Over £23 billion worth of late invoices are owed to businesses across the country, and for a small business, a missed payment or two can spell financial disaster in very little time. While you may hope to attract a better class of customer who would never try to snub your requests for payments, there is more than one reason for a missed payment. Whether your customer is simply busy, you’ve failed to provide them with the correct payment details, or a mixture of the two, there are several things you can do to ensure the prospect of a missed payment becomes a thing of the past.
Strengthen your payment system
Rather than your customers' tardiness, it may be the payment system or process you use to chase payments that is your undoing. When you issue an invoice make sure you have included all the information your customer will need to pay you. This includes:
Your business name and address
The company name and address of your customer
An invoice number for easy identification
A clear and accurate description of what you are charging them for
The total amount payable (including a breakdown of any discounts or extras)
Bank account and sort code (or IBAN, BIC or SWIFT codes for international customers)
The date by which it should be paid/late payment fees
This should all be included as standard, but to further guard against a missed payment, you should check if your customer requires extra information such as:
The name of their main contact
You should aim to always use a PO number, as this gives legal weight to your contracts.
Use a payment system that makes sense
A bank transfer might be easiest for you, but if that causes issues for your customer, then it’s not the best solution. Bank transfers are also open to error – one mistyped number and your payment is delayed by another few days. An automated payment system can solve this issue. Online payment systems can issue invoices that can be paid in a click, meaning that your customer can go from opening your invoice email to paying it in just a couple of minutes – no scrambling about for the card reader needed. This is also ideal for a recurring payment, wherein your customer only has to pay once to have their details securely stored for future payments via direct debit.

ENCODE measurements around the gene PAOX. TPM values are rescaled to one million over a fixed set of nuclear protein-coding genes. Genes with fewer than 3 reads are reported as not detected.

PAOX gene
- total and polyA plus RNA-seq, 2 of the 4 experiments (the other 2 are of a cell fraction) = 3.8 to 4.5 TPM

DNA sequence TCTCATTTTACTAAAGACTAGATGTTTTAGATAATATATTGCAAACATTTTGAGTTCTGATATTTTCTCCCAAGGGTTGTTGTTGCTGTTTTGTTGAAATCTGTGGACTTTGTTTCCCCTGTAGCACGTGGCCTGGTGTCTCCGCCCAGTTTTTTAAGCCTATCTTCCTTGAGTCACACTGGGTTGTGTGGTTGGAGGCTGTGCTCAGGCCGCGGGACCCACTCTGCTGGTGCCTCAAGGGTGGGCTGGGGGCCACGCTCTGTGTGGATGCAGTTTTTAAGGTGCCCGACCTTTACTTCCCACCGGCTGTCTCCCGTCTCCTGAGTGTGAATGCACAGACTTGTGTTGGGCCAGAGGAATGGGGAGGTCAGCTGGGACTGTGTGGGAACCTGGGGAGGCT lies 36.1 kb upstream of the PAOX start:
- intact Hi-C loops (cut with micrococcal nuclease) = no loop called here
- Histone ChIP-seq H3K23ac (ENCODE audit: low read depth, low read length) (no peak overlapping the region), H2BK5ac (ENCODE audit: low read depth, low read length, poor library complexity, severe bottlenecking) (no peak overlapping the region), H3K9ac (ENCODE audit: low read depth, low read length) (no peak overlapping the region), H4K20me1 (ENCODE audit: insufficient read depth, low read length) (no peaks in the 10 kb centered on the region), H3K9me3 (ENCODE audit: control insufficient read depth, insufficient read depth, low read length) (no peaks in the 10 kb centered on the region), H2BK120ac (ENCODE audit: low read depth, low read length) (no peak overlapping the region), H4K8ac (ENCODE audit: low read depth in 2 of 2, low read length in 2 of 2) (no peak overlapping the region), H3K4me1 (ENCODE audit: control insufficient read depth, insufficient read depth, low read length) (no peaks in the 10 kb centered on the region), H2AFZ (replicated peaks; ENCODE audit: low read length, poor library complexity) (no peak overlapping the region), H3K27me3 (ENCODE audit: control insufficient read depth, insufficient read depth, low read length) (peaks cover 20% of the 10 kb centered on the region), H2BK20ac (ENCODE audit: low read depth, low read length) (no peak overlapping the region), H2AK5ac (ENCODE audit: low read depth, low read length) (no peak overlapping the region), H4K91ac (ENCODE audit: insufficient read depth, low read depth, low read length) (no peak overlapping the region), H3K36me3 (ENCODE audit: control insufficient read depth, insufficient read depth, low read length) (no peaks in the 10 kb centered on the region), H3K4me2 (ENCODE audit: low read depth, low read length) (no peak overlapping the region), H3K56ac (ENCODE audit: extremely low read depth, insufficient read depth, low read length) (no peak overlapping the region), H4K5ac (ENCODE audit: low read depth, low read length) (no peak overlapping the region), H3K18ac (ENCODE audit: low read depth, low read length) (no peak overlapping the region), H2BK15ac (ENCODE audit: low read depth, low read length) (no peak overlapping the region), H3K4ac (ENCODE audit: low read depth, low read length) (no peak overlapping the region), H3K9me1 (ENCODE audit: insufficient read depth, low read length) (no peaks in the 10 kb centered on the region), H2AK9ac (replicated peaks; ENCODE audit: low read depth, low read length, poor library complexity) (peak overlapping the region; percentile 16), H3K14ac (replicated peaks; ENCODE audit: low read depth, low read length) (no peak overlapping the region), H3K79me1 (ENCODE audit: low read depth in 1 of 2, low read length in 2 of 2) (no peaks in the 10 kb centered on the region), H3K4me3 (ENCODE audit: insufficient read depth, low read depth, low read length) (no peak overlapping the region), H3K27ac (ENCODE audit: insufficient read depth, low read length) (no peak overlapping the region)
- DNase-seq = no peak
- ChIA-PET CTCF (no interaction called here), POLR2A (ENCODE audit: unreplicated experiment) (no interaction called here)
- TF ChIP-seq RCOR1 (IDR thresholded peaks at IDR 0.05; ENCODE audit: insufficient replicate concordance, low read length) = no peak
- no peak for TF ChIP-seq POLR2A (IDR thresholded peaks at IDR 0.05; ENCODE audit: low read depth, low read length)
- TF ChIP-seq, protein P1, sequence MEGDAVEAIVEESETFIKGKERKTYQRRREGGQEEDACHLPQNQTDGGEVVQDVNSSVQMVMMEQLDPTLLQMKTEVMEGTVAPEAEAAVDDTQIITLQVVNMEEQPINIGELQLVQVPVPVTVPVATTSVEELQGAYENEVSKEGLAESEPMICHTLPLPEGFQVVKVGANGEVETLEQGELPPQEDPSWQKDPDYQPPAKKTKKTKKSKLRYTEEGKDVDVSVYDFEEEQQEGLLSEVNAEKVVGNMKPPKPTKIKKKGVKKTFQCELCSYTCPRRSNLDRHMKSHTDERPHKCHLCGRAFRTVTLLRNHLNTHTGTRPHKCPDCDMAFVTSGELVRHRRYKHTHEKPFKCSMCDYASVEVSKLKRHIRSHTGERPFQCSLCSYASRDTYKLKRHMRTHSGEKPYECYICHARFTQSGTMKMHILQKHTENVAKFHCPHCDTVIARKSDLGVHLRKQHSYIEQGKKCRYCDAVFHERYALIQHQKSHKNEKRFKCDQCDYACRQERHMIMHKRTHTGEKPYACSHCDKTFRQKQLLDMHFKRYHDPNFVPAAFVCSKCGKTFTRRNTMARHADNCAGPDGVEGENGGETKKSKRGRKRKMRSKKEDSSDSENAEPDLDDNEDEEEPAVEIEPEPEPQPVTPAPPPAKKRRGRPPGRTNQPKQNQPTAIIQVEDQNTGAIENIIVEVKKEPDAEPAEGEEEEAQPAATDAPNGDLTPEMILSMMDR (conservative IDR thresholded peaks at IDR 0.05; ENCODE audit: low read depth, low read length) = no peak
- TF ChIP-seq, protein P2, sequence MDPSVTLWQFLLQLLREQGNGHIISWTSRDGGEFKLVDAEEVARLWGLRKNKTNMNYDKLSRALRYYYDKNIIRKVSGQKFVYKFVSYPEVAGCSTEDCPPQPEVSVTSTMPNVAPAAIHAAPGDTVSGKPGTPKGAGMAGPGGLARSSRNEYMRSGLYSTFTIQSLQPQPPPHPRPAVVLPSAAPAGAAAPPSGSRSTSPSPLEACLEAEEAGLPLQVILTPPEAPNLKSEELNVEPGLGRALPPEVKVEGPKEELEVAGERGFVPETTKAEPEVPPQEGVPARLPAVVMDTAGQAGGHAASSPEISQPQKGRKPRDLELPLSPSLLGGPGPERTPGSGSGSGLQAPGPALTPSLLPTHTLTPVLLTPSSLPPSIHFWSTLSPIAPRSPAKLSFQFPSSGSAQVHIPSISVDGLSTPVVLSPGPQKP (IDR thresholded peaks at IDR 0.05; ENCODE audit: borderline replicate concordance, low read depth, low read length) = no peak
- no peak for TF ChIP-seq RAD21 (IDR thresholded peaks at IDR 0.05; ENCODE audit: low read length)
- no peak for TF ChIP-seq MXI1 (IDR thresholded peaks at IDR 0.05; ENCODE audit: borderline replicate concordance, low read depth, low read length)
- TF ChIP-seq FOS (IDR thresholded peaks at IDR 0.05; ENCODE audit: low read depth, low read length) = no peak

Keep on top of your payments
It’s one thing to expect your customers to pay on time, but it is essentially down for you to know what “on time” means. Keep a close eye on what you are owed and the date at which outstanding invoices become missed payments. Online payment systems can be an excellent solution here, keeping a perfectly curated overview of each of your accounts and their finances.
A monthly payment calculator is also useful if you need to make payment. For example, if you have taken out a business loan. You can find a business loan monthly payment calculator online to help you understand what you are still due to pay back. Of course, if you are currently repaying a loan, that makes it more important than ever to stay on top of any missed payment.
Chase them down
There’s no room for shyness when it comes to keeping your cash flow healthy. If someone owes you money, chase them up. This is, sadly, very much part and parcel of most business’s daily routines and you’d be very unfortunate to find a customer who took it personally. You should first send a gentle reminder as an email, then a call, then a final reminder. Again, an online payment system can send automated reminders to make this easier.
What if customers still refuse to make a missed payment?
If your customer has ignored repeated attempts to chase payment, then you may need to consider legal action. There are several things to consider before going this route, including your long-standing relationship with the customer. In some cases, businesses have been forced to accept a missed payment if they are dependent on a customer for continued business in the future.
We can help
GoCardless helps you automate payment collection, cutting down on the amount of admin your team needs to deal with when chasing invoices. Find out how GoCardless can help you with ad hoc payments or recurring payments.